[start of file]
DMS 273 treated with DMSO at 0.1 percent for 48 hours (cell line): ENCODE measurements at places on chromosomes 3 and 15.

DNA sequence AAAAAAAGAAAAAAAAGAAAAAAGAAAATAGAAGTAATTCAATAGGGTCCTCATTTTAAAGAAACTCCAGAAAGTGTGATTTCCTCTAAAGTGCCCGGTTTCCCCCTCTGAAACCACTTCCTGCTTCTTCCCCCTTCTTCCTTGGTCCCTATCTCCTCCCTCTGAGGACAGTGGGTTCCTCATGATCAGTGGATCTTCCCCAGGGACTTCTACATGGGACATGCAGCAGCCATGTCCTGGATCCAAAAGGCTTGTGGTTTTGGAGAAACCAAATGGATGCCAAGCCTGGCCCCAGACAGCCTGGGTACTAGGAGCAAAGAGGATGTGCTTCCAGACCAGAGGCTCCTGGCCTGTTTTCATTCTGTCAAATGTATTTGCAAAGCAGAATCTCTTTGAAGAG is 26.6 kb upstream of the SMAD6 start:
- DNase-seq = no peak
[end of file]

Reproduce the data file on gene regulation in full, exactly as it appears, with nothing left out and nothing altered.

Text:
DMS 273 treated with DMSO at 0.1 percent for 48 hours (cell line): ENCODE measurements at places on chromosomes 3 and 15.

DNA sequence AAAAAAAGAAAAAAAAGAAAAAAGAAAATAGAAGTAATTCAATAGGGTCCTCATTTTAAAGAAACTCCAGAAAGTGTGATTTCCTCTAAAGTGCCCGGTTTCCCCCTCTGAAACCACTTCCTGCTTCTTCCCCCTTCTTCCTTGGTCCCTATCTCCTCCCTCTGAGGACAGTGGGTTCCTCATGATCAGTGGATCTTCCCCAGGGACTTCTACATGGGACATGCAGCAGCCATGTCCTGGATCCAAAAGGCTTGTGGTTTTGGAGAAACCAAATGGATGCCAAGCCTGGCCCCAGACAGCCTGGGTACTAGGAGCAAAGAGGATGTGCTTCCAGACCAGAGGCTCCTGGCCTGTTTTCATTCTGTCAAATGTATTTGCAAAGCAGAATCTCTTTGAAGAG is 26.6 kb upstream of the SMAD6 start:
- DNase-seq = no peak